I do not, as you say, “denigrate that which has appeal to people who may not feel an affinity for the same literary genre that you have claimed as your own.” That’s wrong on two counts. First, I enjoy the writing of any genre as long as it’s well-written, thoughtful and challenging. That includes mystery, horror, western, etc. It’s interesting that when I say, “they read crap,” you immediately assume I mean all genre writing. And second, the writing I was referring to (and denigrating) in my post was submitted by authors who were, indeed, trying to be published in a specific journal that is literary in style—one would have to assume they believed what they wrote would actually be agreeable to the editors of that journal.

      My point was that these writers might benefit from reading work which is well-crafted, and there are plenty of examples of that in all genres. I just happened to choose authors with whom I am familiar. And why do you assume that a National Book Award or Pulitzer Prize winner must be an incomprehensible bore? Have you read “The Brief, Wondrous Life of Oscar Wao?”

      One thing I believe we can agree on is that popular culture (read: what corporate marketing tells us to believe because it boosts profit margins) discourages knowledge and effort. Popular culture’s underlying message is to not worry about learning and understanding craft (or anything else), because the only thing that matters is what YOU think, and what YOU write, even if you don’t know anything about what you’re writing. And if enough people like it and buy it without knowing why, then it must be good. But by defending the merits of popular culture, all you’re really defending with your comment is the gospel of the corporate marketers that drive it: hide the truth, tell ’em their opinion matters, and they’ll buy anything.

      Posted by jpon | September 12, 2009, 5:28 PM
  2. First, I love my soapbox. It may be old and rickety, but it’s mine. Second, how dare you argue with logic and charming demeanor. It forces me to become reasonable in turn, which is no way to conduct a debate in these political times.

    The writers that you refer to in your post would indeed benefit from reading a few books, and also from returning to writing classes, or joining writing groups where something constructive is going on. It would also help if they studied literature (I mean this in broad terms).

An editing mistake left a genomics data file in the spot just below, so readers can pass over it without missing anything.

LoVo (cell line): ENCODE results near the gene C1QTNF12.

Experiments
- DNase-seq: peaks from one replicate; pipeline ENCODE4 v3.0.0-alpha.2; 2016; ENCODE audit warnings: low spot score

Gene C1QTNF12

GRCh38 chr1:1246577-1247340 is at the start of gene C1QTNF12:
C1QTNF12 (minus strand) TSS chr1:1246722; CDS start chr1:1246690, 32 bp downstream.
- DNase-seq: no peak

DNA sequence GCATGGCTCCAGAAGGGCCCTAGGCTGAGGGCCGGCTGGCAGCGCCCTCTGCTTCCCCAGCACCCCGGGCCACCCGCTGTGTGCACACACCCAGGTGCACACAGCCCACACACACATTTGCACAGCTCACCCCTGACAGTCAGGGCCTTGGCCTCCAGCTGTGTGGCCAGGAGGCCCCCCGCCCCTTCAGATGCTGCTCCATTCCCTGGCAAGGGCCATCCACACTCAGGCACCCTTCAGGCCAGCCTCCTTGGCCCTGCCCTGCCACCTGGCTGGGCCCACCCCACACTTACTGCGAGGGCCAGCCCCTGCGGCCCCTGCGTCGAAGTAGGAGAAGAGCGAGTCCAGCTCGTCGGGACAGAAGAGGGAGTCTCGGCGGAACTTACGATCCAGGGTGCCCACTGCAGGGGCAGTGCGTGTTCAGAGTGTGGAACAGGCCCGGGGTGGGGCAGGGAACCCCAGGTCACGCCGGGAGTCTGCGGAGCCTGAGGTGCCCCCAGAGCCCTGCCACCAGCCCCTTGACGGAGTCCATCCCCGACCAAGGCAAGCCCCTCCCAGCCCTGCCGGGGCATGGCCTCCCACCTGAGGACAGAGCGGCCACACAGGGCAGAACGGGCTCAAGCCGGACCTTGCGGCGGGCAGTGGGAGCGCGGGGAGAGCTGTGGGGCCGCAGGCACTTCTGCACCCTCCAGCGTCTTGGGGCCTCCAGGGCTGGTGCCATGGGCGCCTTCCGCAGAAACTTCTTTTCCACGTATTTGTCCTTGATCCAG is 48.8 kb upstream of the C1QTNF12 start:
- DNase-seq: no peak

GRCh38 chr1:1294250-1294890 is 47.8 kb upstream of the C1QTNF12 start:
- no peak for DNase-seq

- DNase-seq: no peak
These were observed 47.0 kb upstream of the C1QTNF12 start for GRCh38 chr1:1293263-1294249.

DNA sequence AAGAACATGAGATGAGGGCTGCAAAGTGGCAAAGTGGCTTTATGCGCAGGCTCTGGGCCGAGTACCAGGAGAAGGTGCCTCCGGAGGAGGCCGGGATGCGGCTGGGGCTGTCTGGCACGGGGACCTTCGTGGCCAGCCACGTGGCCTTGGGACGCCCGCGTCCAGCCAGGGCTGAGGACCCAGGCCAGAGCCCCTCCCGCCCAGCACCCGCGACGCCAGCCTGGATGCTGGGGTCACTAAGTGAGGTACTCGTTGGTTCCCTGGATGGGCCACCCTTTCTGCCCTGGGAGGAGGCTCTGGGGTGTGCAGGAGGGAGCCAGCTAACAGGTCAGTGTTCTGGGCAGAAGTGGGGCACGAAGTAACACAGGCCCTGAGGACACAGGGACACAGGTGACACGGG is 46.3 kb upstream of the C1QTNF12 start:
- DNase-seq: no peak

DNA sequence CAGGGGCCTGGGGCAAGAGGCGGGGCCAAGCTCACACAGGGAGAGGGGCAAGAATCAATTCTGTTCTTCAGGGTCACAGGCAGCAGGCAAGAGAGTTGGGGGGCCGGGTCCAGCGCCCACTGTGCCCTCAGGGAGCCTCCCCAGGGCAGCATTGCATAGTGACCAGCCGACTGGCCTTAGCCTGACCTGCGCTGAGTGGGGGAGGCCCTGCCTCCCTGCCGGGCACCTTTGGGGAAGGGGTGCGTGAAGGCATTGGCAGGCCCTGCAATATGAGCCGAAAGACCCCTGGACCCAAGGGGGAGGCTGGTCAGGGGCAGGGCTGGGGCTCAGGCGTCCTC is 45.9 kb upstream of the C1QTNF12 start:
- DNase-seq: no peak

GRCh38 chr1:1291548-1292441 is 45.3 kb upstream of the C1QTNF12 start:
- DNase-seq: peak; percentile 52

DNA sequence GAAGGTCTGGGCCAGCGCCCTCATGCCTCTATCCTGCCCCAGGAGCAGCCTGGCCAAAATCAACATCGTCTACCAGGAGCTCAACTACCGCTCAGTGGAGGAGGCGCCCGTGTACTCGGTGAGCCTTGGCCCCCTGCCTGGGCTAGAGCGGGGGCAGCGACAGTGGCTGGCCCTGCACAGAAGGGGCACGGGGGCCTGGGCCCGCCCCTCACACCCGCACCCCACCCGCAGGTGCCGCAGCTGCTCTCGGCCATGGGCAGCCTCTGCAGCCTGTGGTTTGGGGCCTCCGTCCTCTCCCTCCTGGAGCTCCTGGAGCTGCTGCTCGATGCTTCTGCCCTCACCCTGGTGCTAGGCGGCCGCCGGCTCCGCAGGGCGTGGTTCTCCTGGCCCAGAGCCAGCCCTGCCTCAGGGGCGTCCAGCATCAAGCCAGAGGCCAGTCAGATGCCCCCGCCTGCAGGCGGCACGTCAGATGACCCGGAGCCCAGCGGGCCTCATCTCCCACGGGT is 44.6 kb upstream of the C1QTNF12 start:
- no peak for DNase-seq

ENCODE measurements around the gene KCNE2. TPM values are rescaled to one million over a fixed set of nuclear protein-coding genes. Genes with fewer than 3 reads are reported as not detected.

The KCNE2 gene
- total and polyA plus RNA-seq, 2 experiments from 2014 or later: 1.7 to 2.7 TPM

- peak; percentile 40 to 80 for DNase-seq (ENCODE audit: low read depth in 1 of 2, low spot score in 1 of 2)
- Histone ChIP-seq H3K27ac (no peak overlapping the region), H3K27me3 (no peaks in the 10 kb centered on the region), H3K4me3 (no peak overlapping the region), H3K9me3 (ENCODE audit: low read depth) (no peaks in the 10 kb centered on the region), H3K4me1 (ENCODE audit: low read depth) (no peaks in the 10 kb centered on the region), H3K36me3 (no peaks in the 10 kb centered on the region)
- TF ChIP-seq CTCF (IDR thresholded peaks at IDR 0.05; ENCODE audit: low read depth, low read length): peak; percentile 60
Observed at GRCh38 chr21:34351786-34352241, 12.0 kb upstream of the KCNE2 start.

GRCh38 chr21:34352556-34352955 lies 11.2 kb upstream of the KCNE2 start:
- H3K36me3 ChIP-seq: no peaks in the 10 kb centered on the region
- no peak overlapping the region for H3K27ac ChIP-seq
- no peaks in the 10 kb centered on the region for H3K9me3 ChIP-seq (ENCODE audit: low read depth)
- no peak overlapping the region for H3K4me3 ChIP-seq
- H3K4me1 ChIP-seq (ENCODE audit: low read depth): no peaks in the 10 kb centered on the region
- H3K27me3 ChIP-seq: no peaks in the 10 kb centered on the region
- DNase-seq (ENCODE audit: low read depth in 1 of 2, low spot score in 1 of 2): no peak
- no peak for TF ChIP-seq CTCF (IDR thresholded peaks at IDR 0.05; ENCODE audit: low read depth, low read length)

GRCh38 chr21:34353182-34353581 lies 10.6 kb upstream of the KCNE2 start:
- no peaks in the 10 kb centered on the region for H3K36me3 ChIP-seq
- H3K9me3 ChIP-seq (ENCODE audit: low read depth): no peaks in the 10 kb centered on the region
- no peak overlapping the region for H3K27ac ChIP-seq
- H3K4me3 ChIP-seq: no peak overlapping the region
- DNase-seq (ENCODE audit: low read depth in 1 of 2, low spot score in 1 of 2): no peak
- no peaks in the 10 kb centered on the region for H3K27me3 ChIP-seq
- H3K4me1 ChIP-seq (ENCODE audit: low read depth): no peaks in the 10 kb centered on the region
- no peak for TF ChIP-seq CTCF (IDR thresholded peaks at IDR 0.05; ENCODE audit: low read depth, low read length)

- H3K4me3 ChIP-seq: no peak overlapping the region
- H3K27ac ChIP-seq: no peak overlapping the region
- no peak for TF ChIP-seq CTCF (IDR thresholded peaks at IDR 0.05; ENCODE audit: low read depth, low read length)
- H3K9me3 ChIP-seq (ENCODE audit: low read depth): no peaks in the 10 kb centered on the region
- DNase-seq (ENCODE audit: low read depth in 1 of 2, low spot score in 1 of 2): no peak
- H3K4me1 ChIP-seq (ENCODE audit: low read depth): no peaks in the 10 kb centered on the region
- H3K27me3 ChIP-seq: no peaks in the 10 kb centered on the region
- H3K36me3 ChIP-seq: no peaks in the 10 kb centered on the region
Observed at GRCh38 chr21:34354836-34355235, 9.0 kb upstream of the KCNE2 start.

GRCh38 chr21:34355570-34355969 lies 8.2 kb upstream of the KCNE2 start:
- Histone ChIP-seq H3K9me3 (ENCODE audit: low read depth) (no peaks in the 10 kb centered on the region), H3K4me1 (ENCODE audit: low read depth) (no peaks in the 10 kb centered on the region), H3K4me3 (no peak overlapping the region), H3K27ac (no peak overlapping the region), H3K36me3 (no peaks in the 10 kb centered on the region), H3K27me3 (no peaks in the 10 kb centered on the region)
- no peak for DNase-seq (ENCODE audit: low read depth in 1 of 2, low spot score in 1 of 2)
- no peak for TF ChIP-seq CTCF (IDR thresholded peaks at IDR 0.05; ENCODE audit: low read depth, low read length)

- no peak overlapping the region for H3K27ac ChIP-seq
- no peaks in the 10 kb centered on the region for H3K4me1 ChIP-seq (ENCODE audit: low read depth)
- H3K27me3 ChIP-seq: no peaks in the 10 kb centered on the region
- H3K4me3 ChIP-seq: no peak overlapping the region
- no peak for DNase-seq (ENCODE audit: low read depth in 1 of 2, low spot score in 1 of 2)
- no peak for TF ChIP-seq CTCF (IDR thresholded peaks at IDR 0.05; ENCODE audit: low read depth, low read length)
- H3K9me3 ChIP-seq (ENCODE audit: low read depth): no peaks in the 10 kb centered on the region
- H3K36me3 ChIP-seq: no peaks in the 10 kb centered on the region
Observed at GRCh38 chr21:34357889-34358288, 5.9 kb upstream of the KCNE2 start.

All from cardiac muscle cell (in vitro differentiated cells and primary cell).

However, I think we live in a time where the artist is shunted aside in the name of populism. Sounds like an inconsistent world view doesn’t it? Still, I’ve always said writing is a craft, and one that requires hard work and a foundation of knowledge. I believe it takes tremendous self sacrifice. People don’t respect that. In an era where there is a lack of concentration and patience, where Guitar Hero passes for actual musical ability, where people can scrawl and spit out anything and call it poetry, why shouldn’t fiction writers expect that whatever they pen is passable, in whatever genre?

    As for assumptions regarding prize winners. It depends on the prize in question.The American Book Award has changed from its original structure, with it’s current stake holders being– a committee of publishers, booksellers and distributors, librarians, and authors and critics who have the most to gain from slapping an award on a novel. This ensures that it is bought by libraries across the nation and may, if they are fortunate, end up being taught in classes. This is a corporate game. The mass market books will sell. There’s an audience. This other market, this niche, is fed in this manner. I don’t object to the marketing, I object to the dishonesty of the prize as something pure.

    I have more respect for the Pulitzer, although that has been changing as well as the number of newspapers that have been responsible for helping pick the winners have been bought up by the conglomerates to become part of one of the five or six media giants that control the output of information in this country.

    So, no…I don’t have much respect for prizes. You accuse me of defending the corporate marketeers who control the publishing in this country, but the prize world is hardly above commercial influence.

    As for the book you mention, nope…it doesn’t sound like my cup of tea. Are you recommending it to me? Interestingly enough, the title, according to a quick search I did, is a tip of the hat to Hemingway’s title” The Short Happy Life of Francis Macomber”.

    Posted by ssternberg | September 13, 2009, 2:47 AM
  3. I’m not going to get in between this. Lord knows there isn’t enough room. But I will put in my tiny little thought. People who are at a place in their writing where they are or could be accepted into publications, literary or otherwise, are well read. Whether well read means the canon of English Literature or nearly everything written in the genre they wish to be accepted by. If you don’t read well, you simply cannot know how to write well.

    On another note, I agree that we’ve reached a point in our culture when pretention and so called literary snobbery is just passe. Something about social egalitarianism and so forth. Right about the time we decided to respect ethnic and feminist writing as literature…

    Nontheless my husband still calls me a lit snob. I can’t bring myself to read mass paperbacks, mysteries, romance novels or Tom Clancy. And I won’t read chic lit or the sisterhood of the pants or that devil and prada thing. Or Dan Brown, among many, many others. Having standards does not make me a brute. I do watch the occasional non art house film. And I once drank cheap wine.

    Posted by moondaria | September 16, 2009, 2:14 AM
  4. I’ll also note, because I’m realizing how sensitive the internet community can be, that I am in no way being adversarial. ;) If you recall, I posted a very similar conversation concerning YA lit on my blog. Students who consistently read poorly written books develop poor writing skills. Garbage in, garbage out.

    Posted by moondaria | September 16, 2009, 2:35 AM